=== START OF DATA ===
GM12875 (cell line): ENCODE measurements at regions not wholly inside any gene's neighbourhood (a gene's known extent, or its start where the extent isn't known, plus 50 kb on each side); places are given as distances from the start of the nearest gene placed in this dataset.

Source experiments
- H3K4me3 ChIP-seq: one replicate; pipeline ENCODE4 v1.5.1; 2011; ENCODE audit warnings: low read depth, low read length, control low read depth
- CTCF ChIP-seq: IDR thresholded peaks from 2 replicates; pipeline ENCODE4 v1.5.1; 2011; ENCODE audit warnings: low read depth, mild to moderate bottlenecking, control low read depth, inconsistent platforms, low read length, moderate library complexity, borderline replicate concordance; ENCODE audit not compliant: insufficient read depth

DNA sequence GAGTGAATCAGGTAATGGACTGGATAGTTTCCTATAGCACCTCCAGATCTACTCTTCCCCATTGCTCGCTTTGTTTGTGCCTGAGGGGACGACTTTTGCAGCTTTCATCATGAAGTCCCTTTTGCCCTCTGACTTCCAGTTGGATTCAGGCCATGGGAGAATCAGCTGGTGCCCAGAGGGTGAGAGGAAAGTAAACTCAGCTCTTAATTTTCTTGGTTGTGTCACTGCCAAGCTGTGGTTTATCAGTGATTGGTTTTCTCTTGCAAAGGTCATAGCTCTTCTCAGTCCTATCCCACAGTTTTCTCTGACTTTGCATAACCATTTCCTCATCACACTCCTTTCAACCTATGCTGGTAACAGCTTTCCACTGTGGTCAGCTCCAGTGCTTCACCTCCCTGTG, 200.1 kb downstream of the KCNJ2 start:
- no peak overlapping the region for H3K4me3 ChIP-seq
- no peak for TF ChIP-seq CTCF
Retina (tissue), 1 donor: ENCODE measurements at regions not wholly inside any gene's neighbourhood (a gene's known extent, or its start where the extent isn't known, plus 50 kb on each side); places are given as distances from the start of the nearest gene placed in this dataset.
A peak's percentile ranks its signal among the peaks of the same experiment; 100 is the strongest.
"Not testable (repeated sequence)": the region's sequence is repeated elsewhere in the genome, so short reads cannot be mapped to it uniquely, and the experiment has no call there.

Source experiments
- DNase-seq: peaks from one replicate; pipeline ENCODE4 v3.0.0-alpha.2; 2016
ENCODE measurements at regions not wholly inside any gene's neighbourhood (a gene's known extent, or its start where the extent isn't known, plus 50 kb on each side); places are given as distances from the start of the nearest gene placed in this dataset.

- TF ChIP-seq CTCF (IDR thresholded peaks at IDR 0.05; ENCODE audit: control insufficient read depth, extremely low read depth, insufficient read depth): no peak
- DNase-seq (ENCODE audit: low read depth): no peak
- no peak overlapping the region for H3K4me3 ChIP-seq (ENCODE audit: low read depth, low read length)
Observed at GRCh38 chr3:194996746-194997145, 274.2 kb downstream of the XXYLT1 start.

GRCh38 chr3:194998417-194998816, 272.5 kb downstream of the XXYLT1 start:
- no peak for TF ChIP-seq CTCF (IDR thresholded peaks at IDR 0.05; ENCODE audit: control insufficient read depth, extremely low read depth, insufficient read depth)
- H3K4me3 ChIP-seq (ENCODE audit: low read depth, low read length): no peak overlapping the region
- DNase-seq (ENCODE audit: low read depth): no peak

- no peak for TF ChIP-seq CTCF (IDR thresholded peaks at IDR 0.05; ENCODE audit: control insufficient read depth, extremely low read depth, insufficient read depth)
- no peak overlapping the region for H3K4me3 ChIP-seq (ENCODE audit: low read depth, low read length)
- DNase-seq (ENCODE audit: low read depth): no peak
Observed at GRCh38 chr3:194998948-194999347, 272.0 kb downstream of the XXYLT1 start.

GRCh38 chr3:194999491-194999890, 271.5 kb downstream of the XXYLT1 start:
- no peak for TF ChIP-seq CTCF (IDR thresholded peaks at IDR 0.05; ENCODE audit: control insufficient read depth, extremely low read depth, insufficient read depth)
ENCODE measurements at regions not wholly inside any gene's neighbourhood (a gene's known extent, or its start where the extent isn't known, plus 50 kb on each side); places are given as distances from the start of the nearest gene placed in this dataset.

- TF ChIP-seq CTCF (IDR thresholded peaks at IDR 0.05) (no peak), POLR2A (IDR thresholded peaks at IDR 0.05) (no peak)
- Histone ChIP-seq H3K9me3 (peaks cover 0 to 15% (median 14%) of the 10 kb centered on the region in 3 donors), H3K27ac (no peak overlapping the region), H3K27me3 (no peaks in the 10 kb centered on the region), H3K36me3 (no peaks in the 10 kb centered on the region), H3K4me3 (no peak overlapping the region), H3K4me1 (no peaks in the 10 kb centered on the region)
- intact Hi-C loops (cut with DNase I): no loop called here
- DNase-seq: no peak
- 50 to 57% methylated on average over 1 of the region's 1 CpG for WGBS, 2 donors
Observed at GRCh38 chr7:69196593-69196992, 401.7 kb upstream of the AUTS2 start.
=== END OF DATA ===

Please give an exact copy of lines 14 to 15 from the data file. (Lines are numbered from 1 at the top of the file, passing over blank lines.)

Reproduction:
- TF ChIP-seq CTCF (IDR thresholded peaks at IDR 0.05; ENCODE audit: control insufficient read depth, extremely low read depth, insufficient read depth): no peak
- DNase-seq (ENCODE audit: low read depth): no peak